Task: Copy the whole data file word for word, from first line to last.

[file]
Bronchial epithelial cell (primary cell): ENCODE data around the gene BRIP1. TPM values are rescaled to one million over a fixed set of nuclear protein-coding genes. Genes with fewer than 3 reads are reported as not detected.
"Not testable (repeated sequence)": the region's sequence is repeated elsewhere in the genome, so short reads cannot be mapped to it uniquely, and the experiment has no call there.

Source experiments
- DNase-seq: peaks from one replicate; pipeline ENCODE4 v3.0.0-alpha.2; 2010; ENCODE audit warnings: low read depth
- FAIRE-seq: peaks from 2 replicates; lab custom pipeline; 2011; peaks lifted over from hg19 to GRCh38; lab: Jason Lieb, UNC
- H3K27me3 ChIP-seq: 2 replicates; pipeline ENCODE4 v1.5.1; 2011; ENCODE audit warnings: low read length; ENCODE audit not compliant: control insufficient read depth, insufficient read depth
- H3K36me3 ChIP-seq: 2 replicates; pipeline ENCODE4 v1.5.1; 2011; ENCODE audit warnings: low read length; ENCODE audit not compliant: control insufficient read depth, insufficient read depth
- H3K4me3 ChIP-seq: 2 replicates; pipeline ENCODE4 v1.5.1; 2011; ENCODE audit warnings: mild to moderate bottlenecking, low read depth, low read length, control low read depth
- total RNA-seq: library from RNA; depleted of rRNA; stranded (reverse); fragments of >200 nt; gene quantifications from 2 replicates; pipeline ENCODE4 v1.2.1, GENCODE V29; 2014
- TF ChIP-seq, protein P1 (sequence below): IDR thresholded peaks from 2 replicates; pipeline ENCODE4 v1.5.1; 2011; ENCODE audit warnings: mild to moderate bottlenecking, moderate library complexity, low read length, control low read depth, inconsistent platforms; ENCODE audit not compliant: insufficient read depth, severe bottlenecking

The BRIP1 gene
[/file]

Bronchial epithelial cell (primary cell): ENCODE data around the gene BRIP1. TPM values are rescaled to one million over a fixed set of nuclear protein-coding genes. Genes with fewer than 3 reads are reported as not detected.
"Not testable (repeated sequence)": the region's sequence is repeated elsewhere in the genome, so short reads cannot be mapped to it uniquely, and the experiment has no call there.

Source experiments
- DNase-seq: peaks from one replicate; pipeline ENCODE4 v3.0.0-alpha.2; 2010; ENCODE audit warnings: low read depth
- FAIRE-seq: peaks from 2 replicates; lab custom pipeline; 2011; peaks lifted over from hg19 to GRCh38; lab: Jason Lieb, UNC
- H3K27me3 ChIP-seq: 2 replicates; pipeline ENCODE4 v1.5.1; 2011; ENCODE audit warnings: low read length; ENCODE audit not compliant: control insufficient read depth, insufficient read depth
- H3K36me3 ChIP-seq: 2 replicates; pipeline ENCODE4 v1.5.1; 2011; ENCODE audit warnings: low read length; ENCODE audit not compliant: control insufficient read depth, insufficient read depth
- H3K4me3 ChIP-seq: 2 replicates; pipeline ENCODE4 v1.5.1; 2011; ENCODE audit warnings: mild to moderate bottlenecking, low read depth, low read length, control low read depth
- total RNA-seq: library from RNA; depleted of rRNA; stranded (reverse); fragments of >200 nt; gene quantifications from 2 replicates; pipeline ENCODE4 v1.2.1, GENCODE V29; 2014
- TF ChIP-seq, protein P1 (sequence below): IDR thresholded peaks from 2 replicates; pipeline ENCODE4 v1.5.1; 2011; ENCODE audit warnings: mild to moderate bottlenecking, moderate library complexity, low read length, control low read depth, inconsistent platforms; ENCODE audit not compliant: insufficient read depth, severe bottlenecking

The BRIP1 gene